The chown Command

The chown command is used to change the owner and group of files, directories and links.

By default, the owner of a filesystem object is the user that created it. The group is a set of users that share the same access permissions (i.e., read, write and execute) for that object.

The basic syntax for using chown to change owners is

chown [options] new_owner object(s)

new_owner is the user name or the numeric user ID (UID) of the new owner, and object is the name of the target file, directory or link. The ownership of any number of objects can be changed simultaneously.

For example, the following would transfer the ownership of a file named file1 and a directory named dir1 to a new owner named alice:

chown alice file1 dir1

In order to perform the above command, most systems are configured by default to require access to the root (i.e., system administrator) account, which can be obtained on a personal computer by using the su (i.e., substitute user) command. An error message will be returned in the event that the user does not have the proper permissions or that the specified new owner or target(s) does not exist (or is spelled incorrectly).

The ownership and group of a filesystem object can be confirmed by using the ls command with its -l (i.e., long) option. The owner is shown in the third column and the group in the fourth. Thus, for example, the owner and group of file1 can be seen by using the following:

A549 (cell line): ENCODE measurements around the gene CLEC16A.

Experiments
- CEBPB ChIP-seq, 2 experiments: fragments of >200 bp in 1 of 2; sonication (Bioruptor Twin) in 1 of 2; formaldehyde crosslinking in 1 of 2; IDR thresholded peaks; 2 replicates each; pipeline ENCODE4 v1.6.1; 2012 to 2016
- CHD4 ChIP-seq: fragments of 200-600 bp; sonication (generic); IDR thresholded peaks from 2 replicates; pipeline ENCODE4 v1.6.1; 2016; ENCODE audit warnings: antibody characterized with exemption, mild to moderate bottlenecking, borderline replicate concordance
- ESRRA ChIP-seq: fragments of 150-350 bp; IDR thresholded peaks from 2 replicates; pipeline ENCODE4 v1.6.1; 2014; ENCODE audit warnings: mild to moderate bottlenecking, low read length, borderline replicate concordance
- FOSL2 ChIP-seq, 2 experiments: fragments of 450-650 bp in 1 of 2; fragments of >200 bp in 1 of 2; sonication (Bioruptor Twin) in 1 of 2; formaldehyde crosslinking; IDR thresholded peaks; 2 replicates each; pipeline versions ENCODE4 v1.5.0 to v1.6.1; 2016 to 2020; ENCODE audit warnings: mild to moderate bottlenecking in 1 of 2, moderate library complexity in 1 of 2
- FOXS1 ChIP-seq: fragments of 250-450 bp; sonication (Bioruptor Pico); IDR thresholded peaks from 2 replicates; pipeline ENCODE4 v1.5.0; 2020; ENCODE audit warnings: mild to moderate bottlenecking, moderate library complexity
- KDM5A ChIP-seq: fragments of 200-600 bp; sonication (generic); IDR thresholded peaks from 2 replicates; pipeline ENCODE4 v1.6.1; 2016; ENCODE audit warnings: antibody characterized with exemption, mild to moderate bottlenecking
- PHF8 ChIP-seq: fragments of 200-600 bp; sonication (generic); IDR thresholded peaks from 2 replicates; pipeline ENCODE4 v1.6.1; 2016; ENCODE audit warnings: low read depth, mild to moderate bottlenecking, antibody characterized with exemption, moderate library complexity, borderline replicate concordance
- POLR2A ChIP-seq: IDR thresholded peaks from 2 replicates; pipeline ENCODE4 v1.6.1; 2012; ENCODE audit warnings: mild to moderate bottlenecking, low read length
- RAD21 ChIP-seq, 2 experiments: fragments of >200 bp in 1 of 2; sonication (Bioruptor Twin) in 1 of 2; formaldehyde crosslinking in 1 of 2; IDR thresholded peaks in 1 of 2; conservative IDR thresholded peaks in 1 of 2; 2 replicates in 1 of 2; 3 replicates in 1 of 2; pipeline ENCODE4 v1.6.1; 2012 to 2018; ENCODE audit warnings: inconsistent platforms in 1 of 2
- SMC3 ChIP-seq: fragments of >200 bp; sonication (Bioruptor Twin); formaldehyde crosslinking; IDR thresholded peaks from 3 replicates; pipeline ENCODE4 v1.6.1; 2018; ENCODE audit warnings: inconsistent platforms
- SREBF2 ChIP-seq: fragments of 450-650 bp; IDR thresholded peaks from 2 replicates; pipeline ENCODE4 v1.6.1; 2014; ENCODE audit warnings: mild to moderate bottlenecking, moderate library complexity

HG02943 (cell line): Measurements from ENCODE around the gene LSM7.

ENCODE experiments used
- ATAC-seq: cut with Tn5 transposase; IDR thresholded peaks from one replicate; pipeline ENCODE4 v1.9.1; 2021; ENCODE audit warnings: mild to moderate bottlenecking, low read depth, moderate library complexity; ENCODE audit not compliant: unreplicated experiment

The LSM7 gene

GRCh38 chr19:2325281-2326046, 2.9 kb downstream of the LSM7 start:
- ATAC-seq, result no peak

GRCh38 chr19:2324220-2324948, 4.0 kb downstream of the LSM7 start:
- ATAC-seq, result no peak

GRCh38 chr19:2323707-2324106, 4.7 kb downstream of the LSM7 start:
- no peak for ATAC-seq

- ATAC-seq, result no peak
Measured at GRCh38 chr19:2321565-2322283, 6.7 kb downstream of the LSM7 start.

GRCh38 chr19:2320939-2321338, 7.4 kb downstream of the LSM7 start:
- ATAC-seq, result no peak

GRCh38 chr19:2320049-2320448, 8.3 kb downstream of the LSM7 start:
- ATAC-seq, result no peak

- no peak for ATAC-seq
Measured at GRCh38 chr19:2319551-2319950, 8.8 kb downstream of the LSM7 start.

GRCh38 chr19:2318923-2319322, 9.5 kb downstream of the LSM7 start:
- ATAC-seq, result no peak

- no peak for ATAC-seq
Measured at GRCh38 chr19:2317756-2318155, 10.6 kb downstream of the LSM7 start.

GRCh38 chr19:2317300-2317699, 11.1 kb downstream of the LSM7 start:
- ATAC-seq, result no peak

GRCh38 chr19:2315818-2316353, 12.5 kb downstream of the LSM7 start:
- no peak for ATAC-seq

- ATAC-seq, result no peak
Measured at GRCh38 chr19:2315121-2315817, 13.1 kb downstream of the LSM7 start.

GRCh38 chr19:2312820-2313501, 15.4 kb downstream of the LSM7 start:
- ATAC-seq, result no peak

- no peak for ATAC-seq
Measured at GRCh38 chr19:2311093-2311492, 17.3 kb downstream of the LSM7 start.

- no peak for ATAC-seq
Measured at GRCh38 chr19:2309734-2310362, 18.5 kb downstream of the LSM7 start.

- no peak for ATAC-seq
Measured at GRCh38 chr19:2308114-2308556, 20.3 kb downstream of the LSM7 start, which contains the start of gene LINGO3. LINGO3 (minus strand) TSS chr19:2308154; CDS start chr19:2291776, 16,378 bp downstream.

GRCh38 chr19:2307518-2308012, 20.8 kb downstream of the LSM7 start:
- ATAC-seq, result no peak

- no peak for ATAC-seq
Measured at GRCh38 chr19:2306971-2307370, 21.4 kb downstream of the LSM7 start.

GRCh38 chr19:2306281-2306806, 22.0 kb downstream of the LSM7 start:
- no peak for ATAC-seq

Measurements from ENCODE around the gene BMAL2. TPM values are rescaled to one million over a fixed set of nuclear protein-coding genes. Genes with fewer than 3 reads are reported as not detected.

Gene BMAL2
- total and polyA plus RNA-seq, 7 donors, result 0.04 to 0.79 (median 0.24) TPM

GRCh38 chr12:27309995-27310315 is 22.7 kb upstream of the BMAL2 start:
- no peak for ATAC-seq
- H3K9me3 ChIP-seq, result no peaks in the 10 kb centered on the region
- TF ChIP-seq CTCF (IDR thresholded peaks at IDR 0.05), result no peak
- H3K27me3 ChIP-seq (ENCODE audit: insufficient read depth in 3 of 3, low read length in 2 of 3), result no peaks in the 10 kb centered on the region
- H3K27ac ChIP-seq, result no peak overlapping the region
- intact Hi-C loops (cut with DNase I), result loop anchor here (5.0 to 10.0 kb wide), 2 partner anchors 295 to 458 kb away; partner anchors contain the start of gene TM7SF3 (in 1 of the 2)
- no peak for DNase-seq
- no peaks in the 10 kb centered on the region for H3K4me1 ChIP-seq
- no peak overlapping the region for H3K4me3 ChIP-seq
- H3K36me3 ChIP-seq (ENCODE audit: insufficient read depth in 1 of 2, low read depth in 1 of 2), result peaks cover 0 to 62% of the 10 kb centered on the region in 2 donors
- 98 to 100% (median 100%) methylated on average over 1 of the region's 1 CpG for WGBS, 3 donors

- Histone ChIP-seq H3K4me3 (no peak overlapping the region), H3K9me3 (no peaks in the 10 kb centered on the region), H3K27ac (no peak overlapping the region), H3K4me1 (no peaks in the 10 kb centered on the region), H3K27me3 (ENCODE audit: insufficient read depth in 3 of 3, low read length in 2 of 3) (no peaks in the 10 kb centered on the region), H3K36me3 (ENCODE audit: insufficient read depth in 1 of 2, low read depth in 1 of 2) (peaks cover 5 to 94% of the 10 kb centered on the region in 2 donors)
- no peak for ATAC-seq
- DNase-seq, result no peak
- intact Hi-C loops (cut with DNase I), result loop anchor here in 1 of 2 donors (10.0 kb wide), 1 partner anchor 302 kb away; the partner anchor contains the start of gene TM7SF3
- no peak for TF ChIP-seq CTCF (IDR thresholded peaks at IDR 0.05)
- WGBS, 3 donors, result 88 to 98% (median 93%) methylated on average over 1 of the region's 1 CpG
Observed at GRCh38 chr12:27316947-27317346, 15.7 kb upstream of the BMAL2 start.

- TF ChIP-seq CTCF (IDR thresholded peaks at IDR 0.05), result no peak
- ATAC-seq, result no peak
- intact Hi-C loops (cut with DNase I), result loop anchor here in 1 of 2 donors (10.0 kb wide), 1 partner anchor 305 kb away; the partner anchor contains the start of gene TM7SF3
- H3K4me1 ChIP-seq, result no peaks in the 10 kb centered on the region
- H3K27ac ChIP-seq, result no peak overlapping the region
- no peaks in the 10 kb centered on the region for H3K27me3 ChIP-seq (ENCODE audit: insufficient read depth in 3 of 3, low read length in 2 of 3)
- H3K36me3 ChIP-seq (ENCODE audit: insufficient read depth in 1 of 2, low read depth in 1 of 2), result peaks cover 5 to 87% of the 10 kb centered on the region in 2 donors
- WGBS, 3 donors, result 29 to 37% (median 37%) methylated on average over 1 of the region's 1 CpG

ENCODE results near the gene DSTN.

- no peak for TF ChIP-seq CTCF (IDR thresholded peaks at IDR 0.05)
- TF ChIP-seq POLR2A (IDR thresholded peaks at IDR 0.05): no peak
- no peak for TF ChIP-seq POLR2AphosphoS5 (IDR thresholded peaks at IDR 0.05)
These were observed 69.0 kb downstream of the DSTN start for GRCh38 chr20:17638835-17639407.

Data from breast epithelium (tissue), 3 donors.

ls -l file1

The basic syntax for using chown to change groups is

chown [options] :new_group object(s)


chown [options] .new_group object(s)

The only difference between the two versions is that the name or numeric ID of the new group is preceded directly by a colon in the former and by a dot in the latter; there is no functional difference. In this case, chown performs the same function as the chgrp (i.e., change group) command.

The owner and group can be changed simultaneously by combining the syntaxes for changing owner and group. That is, the name or UID of the new owner is followed directly (i.e., with no intervening spaces) by a period or colon, which is followed directly by the name or numeric ID of the new group, which, in turn, is followed by a space and then by the names of the target files, directories and/or links.

Thus, for example, the following would change the owner of a file named file2 to the user with the user name bob and change its group to group2:

chown bob:group2 file2

If a user name or UID is followed directly by a colon or dot but no group name is provided, then the group is changed to that user's login group. Thus, for example, the following would change the ownership of file3 to cathy and would also change that file's group to the login group of the new owner (which by default is usually the same as the new owner):

chown cathy: file3

Among chown's few options is -R, which operates on filesystem objects recursively. That is, when used on a directory, it can change the ownership and/or group of all objects within the directory tree beginning with that directory rather than just the ownership of the directory itself.

The -v (verbose) option provides information about every object processed. The -c is similar, but reports only when a change is made. The --help option displays the documentation found in the man online manual, and the --version option outputs version information.

Created December 28, 2006.
Copyright © 2006 The Linux Information Project. All Rights Reserved.